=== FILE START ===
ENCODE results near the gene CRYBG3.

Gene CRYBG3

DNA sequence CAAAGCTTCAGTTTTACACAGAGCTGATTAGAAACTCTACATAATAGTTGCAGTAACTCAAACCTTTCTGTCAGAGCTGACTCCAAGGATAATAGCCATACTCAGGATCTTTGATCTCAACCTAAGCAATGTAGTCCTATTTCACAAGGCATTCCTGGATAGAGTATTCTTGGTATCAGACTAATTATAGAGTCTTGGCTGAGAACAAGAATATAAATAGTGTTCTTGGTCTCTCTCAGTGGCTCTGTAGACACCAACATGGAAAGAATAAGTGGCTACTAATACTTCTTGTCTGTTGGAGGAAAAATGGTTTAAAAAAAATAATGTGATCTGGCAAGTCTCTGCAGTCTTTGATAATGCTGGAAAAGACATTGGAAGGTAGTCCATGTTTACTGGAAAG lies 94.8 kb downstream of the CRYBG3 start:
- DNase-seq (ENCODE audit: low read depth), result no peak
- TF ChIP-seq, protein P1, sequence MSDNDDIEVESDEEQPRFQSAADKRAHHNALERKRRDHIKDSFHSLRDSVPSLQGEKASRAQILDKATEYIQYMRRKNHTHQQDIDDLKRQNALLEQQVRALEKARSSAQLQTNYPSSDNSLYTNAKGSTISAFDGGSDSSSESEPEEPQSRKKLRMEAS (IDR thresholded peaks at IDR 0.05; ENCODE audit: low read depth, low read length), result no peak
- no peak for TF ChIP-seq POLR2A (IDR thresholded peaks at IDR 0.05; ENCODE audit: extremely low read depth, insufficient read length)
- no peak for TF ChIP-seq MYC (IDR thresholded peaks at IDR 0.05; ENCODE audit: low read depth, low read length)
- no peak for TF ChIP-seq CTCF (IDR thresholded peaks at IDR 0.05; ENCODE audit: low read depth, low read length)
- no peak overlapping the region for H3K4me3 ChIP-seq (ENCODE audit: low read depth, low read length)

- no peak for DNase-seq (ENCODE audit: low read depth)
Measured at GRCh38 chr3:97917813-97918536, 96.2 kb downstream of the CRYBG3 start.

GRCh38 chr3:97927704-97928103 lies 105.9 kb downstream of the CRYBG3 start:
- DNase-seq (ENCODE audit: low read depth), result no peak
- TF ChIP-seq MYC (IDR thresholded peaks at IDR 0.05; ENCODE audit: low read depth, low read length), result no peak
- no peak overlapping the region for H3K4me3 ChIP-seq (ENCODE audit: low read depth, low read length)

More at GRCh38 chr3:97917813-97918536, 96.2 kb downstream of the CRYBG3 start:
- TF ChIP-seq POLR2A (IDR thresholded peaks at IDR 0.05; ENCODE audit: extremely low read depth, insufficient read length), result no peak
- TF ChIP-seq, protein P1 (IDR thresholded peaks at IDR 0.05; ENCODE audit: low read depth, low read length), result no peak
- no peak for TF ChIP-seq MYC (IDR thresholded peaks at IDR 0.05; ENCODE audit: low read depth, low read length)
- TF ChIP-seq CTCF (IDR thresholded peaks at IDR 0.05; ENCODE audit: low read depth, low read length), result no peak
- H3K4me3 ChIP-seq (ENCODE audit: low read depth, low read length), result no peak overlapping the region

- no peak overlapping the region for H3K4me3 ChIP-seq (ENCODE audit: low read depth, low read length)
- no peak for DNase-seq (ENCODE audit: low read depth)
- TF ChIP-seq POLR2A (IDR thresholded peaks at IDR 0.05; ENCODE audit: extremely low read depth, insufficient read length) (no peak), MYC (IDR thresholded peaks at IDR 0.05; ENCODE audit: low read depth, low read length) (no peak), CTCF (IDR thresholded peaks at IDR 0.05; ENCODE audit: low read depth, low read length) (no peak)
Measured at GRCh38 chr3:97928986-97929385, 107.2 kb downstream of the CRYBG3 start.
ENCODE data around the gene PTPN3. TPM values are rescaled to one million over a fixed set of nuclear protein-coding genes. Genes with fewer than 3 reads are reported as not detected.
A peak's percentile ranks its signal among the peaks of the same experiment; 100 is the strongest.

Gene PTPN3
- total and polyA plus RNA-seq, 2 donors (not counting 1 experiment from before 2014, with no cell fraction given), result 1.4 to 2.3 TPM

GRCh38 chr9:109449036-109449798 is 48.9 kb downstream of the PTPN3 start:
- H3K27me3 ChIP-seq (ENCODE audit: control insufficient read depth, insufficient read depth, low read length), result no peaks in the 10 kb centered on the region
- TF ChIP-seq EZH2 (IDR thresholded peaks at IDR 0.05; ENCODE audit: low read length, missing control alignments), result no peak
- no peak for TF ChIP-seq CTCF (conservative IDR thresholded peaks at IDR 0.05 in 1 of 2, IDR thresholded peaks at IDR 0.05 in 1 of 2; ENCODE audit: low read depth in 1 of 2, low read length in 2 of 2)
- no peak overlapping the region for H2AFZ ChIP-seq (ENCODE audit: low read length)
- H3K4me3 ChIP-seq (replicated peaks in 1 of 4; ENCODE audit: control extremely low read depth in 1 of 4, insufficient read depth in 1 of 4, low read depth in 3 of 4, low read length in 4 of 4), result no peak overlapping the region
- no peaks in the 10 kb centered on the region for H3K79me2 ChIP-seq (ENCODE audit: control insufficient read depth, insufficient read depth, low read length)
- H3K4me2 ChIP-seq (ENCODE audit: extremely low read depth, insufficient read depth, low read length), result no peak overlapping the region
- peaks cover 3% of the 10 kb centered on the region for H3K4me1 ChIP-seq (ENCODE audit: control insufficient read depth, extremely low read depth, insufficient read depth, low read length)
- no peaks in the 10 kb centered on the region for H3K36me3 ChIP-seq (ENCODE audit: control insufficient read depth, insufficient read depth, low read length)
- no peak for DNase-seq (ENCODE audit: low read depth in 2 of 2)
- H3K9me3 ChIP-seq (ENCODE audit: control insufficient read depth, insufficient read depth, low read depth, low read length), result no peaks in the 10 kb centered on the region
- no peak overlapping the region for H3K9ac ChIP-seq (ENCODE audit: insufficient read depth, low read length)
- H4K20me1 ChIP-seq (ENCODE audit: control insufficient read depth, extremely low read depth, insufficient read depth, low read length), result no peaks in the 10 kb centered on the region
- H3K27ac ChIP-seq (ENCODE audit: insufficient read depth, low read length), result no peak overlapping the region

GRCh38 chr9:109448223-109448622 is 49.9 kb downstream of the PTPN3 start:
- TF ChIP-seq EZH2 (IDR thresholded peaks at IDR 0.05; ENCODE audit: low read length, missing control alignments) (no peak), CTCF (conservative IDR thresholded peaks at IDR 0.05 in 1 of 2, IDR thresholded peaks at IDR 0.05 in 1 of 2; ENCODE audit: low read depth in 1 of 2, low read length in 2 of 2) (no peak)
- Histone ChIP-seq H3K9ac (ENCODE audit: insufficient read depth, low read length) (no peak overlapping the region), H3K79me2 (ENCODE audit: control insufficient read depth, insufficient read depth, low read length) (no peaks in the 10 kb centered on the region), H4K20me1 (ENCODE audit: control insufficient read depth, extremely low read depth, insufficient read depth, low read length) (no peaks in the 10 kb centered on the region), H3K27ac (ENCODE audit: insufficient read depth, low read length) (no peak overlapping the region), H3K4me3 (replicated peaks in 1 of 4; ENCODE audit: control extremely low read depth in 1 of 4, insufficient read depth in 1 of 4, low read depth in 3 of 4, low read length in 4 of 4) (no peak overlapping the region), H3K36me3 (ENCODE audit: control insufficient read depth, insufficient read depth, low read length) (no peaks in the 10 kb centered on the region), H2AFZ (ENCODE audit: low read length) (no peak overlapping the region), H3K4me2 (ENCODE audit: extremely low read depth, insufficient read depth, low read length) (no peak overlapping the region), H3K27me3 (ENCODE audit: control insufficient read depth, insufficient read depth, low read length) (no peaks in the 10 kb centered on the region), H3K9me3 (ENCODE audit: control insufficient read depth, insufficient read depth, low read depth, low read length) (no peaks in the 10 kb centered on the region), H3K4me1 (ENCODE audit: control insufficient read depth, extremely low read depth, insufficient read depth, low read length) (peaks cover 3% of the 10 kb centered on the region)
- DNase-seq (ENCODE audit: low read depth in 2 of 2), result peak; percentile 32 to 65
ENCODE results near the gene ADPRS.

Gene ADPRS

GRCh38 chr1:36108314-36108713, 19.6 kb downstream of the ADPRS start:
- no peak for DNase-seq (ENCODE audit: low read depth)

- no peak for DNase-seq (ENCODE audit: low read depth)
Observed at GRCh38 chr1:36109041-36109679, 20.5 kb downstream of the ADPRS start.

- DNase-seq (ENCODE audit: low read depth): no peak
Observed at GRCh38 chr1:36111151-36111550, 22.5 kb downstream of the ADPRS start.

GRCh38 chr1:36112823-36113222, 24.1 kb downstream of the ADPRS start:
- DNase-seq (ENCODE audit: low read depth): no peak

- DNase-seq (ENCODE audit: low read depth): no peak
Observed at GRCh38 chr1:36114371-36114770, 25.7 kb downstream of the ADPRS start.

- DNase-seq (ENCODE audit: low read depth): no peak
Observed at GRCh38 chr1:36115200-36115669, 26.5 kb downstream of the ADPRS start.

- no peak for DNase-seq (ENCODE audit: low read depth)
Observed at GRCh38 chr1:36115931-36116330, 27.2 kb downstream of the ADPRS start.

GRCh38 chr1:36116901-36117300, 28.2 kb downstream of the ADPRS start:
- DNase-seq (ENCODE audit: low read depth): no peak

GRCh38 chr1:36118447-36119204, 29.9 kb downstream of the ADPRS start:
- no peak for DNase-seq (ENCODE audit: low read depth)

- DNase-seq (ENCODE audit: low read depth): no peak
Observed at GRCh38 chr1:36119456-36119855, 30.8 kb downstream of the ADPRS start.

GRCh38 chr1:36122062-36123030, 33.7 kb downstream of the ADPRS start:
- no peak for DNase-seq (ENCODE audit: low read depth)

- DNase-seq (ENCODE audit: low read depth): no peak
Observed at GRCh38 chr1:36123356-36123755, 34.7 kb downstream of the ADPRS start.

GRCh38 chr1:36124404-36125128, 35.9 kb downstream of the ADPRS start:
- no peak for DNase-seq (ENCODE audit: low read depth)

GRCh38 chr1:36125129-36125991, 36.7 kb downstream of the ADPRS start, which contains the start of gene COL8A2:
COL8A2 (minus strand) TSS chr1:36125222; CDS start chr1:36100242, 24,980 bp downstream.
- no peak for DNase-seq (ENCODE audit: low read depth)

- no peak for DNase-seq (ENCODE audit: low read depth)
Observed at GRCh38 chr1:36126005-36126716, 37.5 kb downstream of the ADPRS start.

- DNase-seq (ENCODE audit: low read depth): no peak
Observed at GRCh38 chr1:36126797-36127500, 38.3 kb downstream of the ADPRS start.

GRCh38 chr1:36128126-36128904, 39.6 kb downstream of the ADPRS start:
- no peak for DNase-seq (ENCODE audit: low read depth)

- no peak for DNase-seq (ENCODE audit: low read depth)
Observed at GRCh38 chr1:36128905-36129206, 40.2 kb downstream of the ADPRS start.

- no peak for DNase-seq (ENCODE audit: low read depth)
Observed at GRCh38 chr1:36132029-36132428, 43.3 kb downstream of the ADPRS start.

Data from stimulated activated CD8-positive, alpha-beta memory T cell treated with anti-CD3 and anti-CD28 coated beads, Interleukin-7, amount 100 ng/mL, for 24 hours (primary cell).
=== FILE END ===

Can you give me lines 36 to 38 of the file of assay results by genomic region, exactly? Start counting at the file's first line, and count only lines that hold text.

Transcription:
- no peaks in the 10 kb centered on the region for H3K79me2 ChIP-seq (ENCODE audit: control insufficient read depth, insufficient read depth, low read length)
- H3K4me2 ChIP-seq (ENCODE audit: extremely low read depth, insufficient read depth, low read length), result no peak overlapping the region
- peaks cover 3% of the 10 kb centered on the region for H3K4me1 ChIP-seq (ENCODE audit: control insufficient read depth, extremely low read depth, insufficient read depth, low read length)